It is metabolized predominantly by the cytochrome P450 isozyme 3A4. It is broken down by oxidative N-dealkylation, hydroxylation of norbornane ring, and S-oxidation. There are two active metabolites (ID-14283 and ID-14326) and three inactive metabolites (ID-20219, ID-20220, and ID-11614).33 The active metabolites comprise only about 28% of the breakdown products of lurasidone, and have a shorter half-life, thus most of the action is believed to be due to the parent drug.36 The half-life of lurasidone is 18 hours for a 40 mg oral dose, so it can be taken once daily. Steady state is achieved within 5 to 7 days.33,36 Because lurasidone is not a substrate for CYP1A2, smoking does not alter metabolism. The majority of the metabolic remnants of lurasidone end up in the feces (80%), with a small fraction in the urine (9%).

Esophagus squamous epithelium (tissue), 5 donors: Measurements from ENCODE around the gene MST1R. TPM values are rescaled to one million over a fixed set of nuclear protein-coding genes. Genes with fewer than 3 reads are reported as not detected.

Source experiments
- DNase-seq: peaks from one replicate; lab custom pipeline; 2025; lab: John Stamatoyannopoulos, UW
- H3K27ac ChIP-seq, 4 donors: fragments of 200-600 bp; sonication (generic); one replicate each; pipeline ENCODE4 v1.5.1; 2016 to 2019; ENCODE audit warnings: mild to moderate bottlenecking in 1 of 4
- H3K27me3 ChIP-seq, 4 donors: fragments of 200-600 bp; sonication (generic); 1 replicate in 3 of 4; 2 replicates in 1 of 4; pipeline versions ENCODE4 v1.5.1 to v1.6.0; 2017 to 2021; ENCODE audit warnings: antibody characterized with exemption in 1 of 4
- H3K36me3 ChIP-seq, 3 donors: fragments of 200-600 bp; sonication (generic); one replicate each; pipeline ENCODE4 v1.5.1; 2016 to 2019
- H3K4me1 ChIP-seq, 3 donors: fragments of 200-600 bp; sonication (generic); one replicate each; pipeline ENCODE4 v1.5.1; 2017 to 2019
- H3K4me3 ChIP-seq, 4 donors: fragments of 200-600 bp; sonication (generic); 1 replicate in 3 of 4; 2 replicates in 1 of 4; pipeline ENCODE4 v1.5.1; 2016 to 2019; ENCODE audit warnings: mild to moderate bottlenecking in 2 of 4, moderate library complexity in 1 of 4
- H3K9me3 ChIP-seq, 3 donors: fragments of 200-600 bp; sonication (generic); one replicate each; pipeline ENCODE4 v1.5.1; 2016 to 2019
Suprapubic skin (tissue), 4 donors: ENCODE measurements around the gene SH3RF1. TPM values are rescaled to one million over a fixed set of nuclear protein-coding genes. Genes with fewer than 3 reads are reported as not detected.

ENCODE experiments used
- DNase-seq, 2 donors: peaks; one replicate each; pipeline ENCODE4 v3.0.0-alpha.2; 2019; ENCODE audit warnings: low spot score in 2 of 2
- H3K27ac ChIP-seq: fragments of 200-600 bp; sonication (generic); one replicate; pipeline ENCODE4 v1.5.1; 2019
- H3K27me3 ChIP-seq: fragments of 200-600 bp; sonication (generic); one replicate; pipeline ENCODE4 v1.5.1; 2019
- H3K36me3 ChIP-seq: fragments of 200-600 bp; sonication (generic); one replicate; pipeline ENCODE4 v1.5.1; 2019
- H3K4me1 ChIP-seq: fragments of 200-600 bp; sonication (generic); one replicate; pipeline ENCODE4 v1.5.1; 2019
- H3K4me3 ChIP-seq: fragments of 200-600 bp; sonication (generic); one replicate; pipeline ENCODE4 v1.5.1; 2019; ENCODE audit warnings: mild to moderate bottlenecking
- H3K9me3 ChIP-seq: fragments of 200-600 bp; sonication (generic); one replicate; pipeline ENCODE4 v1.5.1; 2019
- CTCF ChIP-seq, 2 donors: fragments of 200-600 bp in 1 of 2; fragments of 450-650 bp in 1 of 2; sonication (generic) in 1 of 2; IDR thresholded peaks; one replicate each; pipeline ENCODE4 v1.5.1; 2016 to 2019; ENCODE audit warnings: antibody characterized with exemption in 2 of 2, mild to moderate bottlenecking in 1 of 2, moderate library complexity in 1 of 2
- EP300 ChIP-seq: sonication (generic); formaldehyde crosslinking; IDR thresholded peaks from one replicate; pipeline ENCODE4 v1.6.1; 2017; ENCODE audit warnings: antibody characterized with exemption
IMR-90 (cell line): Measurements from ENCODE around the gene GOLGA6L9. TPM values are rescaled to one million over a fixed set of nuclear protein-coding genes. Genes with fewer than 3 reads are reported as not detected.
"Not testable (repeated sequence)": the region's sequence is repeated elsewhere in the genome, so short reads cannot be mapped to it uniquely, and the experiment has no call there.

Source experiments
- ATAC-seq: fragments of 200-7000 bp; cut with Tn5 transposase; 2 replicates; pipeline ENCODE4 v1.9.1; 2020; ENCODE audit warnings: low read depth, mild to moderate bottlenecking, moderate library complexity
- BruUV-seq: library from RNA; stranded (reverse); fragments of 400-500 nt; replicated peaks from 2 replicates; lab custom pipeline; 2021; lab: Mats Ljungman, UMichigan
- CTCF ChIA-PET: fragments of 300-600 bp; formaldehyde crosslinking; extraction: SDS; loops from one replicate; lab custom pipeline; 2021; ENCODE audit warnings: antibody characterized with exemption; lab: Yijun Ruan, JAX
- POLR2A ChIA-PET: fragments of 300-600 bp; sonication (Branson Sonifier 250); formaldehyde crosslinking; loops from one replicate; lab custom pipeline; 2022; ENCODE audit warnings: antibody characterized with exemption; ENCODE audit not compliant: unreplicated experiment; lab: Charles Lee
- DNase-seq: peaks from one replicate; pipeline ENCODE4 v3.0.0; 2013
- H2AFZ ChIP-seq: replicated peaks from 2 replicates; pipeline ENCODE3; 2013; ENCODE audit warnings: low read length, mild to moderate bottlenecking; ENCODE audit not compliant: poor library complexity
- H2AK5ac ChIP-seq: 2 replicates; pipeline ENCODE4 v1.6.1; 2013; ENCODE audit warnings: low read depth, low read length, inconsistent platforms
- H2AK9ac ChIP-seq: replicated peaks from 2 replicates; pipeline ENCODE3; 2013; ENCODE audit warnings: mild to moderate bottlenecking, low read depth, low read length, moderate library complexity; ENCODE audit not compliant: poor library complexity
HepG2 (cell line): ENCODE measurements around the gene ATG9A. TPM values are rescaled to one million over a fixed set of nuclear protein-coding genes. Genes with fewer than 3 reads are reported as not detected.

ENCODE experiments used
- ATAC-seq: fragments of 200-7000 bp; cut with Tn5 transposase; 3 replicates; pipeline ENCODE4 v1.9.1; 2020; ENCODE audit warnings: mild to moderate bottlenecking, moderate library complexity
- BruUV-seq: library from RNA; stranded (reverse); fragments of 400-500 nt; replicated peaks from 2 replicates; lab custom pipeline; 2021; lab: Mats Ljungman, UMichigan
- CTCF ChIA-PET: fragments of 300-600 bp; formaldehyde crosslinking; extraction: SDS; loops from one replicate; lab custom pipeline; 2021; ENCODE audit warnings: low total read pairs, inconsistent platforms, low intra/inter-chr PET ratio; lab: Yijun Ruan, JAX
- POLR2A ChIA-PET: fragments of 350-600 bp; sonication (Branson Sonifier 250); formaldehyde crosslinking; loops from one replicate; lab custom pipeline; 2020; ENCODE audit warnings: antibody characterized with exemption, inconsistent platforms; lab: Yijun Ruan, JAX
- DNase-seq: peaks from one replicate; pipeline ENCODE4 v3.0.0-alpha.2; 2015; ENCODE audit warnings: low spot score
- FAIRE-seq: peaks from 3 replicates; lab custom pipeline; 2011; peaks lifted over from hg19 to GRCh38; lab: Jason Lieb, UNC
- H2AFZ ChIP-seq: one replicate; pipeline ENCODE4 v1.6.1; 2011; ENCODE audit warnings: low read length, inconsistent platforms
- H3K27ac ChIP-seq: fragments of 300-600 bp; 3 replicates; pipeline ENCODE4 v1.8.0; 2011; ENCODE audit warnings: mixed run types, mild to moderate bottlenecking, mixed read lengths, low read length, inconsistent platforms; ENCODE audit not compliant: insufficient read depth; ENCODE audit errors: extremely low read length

Lurasidone interacts with many receptors, and is antagonistic at most of them. The principal ones are dopamine D2 (Ki =1.68 nM), serotonin 5HT7 (Ki =0.5 nM), 5HT2A (Ki =0.5 nM in human and 2.0 nM in rat), and 5HT1A (Ki =6.4 nM in human and 6.8 nM in rat).36 For the 5HT1A receptor, lurasidone is classified as a partial agonist; but the partial agonist effect is only 33% that of serotonin.37 At higher doses it may interact with the adrenergic α2A (Ki =40.7 nM), and α2C (Ki =10.8 nM). It does not interact with the histamine H1 or muscarinic M1 (Ki >1,000 nM for both).36 Receptor binding in humans as measured by positron emission tomography (PET) reveals that doses below 40 mg do not achieve adequate D2 binding for an antipsychotic effect (41%–43% for 10 mg, and 51%–55% for 20 mg).38,39 With a 40 mg dose the D2 binding is 63%–67%, and increases to 77%–79% with 60 mg. Interestingly, higher doses do not increase receptor occupancy (73%–79% with 80 mg dose).39 This observation may explain why Parkinsonism and elevated prolactin are uncommon with lurasidone in these studies, particularly with lower doses.31 However, D2 receptor occupancy is more closely related to blood levels than to dosage of lurasidone, because of the significant variability in drug concentrations across individuals.40